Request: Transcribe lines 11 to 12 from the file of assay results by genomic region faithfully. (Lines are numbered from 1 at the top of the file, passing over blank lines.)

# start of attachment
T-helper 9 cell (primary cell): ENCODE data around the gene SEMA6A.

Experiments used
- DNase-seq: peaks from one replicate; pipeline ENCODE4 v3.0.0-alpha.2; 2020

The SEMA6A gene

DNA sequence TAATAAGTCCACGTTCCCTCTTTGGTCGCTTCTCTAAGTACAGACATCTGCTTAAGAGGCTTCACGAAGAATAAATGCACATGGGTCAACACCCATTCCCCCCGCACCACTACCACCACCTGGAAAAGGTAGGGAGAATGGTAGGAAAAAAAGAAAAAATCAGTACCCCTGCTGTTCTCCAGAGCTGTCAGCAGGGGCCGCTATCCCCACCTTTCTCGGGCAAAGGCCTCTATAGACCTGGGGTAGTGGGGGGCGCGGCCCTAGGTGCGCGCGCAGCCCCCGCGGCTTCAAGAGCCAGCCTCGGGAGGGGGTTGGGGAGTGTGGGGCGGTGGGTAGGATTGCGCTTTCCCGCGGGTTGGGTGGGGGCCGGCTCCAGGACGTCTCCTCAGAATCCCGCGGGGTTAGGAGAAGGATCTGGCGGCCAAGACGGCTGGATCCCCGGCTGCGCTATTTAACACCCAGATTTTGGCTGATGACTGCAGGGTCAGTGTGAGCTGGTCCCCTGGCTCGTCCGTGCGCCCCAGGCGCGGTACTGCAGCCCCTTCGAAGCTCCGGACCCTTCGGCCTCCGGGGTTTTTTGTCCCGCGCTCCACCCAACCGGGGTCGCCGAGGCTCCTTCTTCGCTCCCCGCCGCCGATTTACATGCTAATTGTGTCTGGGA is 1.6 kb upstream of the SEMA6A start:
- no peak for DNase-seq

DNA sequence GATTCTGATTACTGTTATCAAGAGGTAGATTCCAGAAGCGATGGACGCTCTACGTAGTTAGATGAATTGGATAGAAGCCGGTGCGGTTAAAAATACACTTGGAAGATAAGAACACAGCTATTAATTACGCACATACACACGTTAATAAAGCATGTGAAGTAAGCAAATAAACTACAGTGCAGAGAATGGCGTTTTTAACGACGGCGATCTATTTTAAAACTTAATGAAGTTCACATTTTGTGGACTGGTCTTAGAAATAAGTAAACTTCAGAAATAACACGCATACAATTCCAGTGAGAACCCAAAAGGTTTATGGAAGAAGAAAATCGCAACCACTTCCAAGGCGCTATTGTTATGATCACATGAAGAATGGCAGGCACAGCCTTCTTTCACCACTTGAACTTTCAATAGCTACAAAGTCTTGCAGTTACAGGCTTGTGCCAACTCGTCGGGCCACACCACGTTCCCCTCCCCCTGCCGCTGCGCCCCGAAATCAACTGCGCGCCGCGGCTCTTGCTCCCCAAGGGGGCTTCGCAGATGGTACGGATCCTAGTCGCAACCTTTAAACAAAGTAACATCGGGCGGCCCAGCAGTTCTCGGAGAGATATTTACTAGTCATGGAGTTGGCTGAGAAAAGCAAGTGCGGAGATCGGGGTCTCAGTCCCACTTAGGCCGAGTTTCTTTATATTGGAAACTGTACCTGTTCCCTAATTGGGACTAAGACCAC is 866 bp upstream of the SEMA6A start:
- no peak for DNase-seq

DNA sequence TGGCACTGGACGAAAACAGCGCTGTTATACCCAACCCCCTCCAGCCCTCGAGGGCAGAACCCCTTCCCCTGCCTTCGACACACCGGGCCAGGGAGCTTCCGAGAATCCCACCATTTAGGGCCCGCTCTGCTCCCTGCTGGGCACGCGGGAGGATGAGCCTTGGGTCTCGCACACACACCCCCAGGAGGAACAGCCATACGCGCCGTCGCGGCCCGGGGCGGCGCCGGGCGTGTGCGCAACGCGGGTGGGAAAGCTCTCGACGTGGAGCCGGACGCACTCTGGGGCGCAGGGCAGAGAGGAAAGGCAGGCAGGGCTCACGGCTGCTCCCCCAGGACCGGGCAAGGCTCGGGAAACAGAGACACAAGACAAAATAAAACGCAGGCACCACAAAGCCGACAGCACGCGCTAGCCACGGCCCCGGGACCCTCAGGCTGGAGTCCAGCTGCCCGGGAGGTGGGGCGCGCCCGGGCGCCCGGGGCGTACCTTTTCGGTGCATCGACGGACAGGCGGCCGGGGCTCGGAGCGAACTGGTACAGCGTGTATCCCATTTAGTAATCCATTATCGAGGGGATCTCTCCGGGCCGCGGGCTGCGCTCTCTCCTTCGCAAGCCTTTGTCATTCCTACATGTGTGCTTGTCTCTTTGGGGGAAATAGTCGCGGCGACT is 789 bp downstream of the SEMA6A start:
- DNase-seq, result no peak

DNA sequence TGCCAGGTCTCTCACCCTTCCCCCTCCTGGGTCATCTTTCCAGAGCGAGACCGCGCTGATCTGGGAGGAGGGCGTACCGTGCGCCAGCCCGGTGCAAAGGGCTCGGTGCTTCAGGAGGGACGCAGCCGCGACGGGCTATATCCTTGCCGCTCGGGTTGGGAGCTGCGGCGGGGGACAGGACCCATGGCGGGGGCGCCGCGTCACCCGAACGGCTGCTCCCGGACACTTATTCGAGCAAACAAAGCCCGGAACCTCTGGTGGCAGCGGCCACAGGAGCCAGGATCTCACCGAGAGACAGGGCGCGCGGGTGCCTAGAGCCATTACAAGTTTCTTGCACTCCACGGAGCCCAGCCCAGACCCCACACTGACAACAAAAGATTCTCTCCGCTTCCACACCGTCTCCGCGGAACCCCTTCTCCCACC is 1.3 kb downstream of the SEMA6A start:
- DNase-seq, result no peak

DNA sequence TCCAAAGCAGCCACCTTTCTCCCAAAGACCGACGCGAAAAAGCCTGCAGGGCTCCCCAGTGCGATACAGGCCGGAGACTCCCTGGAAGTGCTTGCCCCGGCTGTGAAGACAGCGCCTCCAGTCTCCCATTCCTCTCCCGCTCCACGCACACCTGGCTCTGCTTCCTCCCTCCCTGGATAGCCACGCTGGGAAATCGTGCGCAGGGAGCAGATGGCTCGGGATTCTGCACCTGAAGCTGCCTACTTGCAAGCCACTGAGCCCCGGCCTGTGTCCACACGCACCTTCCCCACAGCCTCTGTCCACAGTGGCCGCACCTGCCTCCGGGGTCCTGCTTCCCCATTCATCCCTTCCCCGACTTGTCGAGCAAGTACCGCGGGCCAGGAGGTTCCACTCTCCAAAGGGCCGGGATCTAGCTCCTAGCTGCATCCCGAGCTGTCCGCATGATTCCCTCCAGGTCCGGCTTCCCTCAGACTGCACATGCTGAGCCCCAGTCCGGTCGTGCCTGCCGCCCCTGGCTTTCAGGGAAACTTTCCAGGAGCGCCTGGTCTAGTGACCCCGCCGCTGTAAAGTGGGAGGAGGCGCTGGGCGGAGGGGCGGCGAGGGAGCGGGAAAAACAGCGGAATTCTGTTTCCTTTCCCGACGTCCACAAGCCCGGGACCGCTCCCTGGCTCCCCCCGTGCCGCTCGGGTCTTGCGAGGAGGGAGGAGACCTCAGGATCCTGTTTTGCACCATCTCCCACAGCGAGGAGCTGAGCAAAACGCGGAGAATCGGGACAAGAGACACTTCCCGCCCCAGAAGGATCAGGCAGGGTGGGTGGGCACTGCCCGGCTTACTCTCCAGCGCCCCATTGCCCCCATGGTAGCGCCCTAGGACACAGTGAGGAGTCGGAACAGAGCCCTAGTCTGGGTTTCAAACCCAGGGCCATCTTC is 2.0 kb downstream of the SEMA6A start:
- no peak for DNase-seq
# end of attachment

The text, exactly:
DNA sequence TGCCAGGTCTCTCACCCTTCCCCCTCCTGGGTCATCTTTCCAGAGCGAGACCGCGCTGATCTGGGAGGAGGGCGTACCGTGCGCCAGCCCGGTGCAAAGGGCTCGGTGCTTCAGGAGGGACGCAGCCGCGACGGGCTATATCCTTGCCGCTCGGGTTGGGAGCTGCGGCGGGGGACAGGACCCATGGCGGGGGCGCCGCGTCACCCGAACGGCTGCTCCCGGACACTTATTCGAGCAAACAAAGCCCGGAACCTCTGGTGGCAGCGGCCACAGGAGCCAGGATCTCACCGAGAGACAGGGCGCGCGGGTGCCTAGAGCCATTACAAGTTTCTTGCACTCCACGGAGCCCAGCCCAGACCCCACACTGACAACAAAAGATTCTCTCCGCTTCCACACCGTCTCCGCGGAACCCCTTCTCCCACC is 1.3 kb downstream of the SEMA6A start:
- DNase-seq, result no peak